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Saturday, October 27, 2007

St. Louis-area bicycle projects

Two St. Louis-area bicycle project made the news this week.

First, the dedication of the rebuilt McKinley Bridge is slated for Nov. 17, the Belleville News-Democrat reported today. The 92-year-old bridge -- which links the city of St. Louis with Venice, Ill. -- was originally built for railroad traffic, and two lanes were automobiles were built on the outside of the original bridge in the 1930s. Railroad traffic stopped on the bridge in the 1980s, and the bridge was closed in 2001 because of unsafe conditions.

When the bridge reopens, the two inner lanes of the bridge will be used for automobile traffic, the 12-foot south outer lane will be used for a bicycle-pedestrian path, and the 12-foot north outer lane will be used for maintenance purposes.

In a related project, the Great Rivers Greenway District wants to turn a mile-long former Illinois Traction System trestle into a bicycle-pedestrian trail that would connect city streets near Cass and North Florissant avenues in St. Louis by an overhead ride to the Riverfront Bike Trail, near the McKinley Bridge. The Greenway District didn't have a price tag for the project but would like to begin construction within five years, the Post-Dispatch reported.

The Illinois Traction System, later known as the Illinois Terminal Railroad, once carried rail passengers from St. Louis into Illinois cites such as Granite City, Edwardsville, Alton, Grafton, Springfield, Peoria, Decatur, Champaign-Urbana and Danville. The McKinley Bridge was part of that system.

Much of the current Madison County Transit trail system is on former ITS rights of way, as is some of the Vadalabene Great River Road Bikeway between Alton and Grafton.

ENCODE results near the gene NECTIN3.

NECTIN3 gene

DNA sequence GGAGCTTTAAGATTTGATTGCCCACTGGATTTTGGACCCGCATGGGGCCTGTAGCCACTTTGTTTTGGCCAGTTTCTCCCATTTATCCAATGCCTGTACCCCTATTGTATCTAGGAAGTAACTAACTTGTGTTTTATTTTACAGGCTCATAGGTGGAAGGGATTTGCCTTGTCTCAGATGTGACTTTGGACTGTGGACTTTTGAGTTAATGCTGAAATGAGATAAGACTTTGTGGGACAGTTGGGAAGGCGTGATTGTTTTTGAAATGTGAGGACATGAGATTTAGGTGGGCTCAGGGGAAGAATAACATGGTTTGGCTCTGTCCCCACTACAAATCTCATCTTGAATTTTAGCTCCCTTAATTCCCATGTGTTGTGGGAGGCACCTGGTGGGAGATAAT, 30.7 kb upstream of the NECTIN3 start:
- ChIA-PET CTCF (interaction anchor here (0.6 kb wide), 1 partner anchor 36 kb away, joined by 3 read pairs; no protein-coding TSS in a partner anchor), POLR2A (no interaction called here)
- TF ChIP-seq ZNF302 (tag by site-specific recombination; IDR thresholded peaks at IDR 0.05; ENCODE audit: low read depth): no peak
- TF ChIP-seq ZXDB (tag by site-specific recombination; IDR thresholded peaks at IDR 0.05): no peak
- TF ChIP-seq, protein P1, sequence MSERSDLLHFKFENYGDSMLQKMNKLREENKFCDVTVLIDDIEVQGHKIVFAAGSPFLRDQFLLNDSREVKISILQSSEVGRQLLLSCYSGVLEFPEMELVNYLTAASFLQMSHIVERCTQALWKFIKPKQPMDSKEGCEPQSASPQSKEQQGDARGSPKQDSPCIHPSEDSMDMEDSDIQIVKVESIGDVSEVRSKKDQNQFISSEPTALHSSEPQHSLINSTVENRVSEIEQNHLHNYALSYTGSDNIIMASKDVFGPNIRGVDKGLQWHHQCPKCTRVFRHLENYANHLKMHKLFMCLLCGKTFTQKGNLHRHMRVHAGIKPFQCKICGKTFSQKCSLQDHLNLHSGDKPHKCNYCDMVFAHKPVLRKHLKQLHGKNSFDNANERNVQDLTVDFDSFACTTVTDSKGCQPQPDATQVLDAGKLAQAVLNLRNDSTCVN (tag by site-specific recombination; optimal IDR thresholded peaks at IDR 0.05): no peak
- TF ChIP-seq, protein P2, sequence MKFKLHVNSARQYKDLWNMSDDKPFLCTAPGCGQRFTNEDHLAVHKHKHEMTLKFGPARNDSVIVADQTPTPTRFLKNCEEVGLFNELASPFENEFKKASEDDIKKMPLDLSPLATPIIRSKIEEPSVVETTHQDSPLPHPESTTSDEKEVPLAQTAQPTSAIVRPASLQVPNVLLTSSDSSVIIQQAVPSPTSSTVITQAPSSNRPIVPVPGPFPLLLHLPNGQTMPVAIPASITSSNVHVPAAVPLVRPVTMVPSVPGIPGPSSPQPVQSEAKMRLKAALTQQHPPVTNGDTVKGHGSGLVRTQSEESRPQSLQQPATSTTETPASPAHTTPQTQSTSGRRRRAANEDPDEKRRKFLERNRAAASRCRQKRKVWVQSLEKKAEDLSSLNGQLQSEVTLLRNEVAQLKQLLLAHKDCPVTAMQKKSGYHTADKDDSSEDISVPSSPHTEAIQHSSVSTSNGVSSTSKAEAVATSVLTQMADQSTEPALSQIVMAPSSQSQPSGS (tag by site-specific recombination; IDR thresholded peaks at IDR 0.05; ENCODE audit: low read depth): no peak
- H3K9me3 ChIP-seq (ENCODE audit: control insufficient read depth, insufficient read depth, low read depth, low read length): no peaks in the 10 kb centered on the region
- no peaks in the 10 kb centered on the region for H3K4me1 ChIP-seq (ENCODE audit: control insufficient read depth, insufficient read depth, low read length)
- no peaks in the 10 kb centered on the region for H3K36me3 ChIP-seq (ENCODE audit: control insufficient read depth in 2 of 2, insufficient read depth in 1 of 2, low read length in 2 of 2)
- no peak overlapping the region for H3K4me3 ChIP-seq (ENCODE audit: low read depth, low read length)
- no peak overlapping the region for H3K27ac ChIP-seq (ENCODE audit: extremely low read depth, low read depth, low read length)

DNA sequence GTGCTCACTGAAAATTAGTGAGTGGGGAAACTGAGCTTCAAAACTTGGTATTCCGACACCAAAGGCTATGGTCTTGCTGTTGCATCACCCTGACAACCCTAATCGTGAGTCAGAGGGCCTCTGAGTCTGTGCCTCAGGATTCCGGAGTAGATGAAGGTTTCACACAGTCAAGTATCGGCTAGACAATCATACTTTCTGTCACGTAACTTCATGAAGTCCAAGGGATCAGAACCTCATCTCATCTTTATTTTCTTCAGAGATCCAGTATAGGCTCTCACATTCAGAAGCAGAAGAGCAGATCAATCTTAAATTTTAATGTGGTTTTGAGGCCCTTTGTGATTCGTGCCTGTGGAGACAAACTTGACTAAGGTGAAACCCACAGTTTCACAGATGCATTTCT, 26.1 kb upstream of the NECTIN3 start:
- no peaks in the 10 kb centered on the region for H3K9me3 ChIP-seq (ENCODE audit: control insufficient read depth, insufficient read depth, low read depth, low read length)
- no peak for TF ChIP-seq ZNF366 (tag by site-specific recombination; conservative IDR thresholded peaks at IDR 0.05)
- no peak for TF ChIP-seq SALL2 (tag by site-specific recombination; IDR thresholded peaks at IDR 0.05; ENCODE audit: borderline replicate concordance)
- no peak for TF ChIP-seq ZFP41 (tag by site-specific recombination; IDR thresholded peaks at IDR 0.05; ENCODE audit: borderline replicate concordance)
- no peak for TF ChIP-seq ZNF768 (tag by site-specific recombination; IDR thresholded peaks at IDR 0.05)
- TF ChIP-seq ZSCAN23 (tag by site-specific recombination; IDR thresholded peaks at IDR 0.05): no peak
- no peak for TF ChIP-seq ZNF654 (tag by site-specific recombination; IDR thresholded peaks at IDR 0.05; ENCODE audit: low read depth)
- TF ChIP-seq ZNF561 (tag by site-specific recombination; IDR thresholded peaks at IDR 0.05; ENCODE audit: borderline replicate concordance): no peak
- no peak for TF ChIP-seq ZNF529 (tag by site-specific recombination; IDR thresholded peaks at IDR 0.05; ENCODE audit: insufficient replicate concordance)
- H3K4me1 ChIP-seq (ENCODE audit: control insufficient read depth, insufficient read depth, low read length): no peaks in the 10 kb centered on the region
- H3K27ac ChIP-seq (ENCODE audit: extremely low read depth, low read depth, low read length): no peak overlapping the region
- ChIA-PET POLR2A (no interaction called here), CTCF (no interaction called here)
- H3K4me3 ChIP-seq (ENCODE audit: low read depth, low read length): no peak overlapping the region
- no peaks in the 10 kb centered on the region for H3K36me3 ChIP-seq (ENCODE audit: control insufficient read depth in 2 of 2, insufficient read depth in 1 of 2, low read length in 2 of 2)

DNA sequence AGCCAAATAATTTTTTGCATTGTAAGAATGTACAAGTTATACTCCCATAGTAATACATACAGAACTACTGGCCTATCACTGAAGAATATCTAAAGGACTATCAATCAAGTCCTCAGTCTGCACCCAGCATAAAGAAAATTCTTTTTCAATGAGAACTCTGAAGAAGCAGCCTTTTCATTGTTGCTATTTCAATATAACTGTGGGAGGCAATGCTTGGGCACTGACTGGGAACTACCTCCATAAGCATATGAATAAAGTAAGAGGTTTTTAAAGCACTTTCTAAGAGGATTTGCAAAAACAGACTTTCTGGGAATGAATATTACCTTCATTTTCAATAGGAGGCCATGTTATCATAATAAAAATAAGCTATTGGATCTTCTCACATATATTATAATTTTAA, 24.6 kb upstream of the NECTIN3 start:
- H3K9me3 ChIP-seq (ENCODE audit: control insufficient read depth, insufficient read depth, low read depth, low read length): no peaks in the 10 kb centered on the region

In Macoupin County, Ill., a short trail linking the communities of Benld and Gillespie is on a former ITS right of way, and the ITS Trail Committee is trying to obtain the right of way for a trail to link Staunton and Benld. The seven-mile Interurban Trail between Springfield and Chatham also is on a former ITS right of way.

The long-term goal is to develop a system of trails that will link St. Louis and Springfield.

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Roger 2 comments links to this post 11:29 AM

Roger, I ride these areas frequently. Another path for cyclists may be beneficial but at what costs? In addition, the path leads to Venice Il which is known for weak law enforcement and high crime. Do you ride in this area often and what are your experiences?
Just to the north and south of McKinley, are two other bridges I use to cross the river. All around the St Louis area, the needs of cyclists remain unaddressed and the excuse is often "lack of funds". However, expensive and less important routes are diverting attention and money which are greatly needed for cycling infratructure. Our commuter routes need to be made safer and more user friendly but in the St Louis area, commonly used routes are being made more dangerous.
I look forward to riding my bike to Springfield and I know I already have two bridges (one that does not permit autos) to use to acceess this route.
Why do you think our scarce resources are being spent this way?

In the case of Madison County, Ill., the county has a lot of old railroad rights of way, and the Madison County Transit District has been aggressive in obtaining them for bicycle paths and/or potential rights of way for MetroLink if it's ever extended to that county.

My understanding is that MCT plans to link two trails to the McKinley Bridge: the Confluence Trail, which now ends in Granite City, and the Schoolhouse, which now ends in Madison.

I don't ride in Venice, and my experiences riding in Granite City, Madison and Pontoon Beach are limited to the trails or connecting roads. If the trail extensions go where I think they'll go, they should be fairly far away from the worst parts of Venice.

As for why certain projects get done, while others do not, I think it's a matter of priorities. On the Illinois side of the river, Madison and St. Clair counties each have a transit district. St. Clair County chooses a more conventional route, contracting with Metro for bus and MetroLink service and putting almost no money into bike trails. Madison County went a different direction because it determined Metro was not serving the county effectively because of the considerable distance separating the four largest cities, Edwardsville, Collinsville, Granite City and Alton. That move allowed Madison County to go for routes that use smaller buses within the communities and larger buses for express routes to downtown St. Louis or the Emerson Park MetroLink station. That eventually freed up money to use on the bike trails.

To me, it seems the Missouri side of the river needs to see how Madison County did things, set some priorities and aggressively pursue grants and reallocate existing funding sources to get it done.
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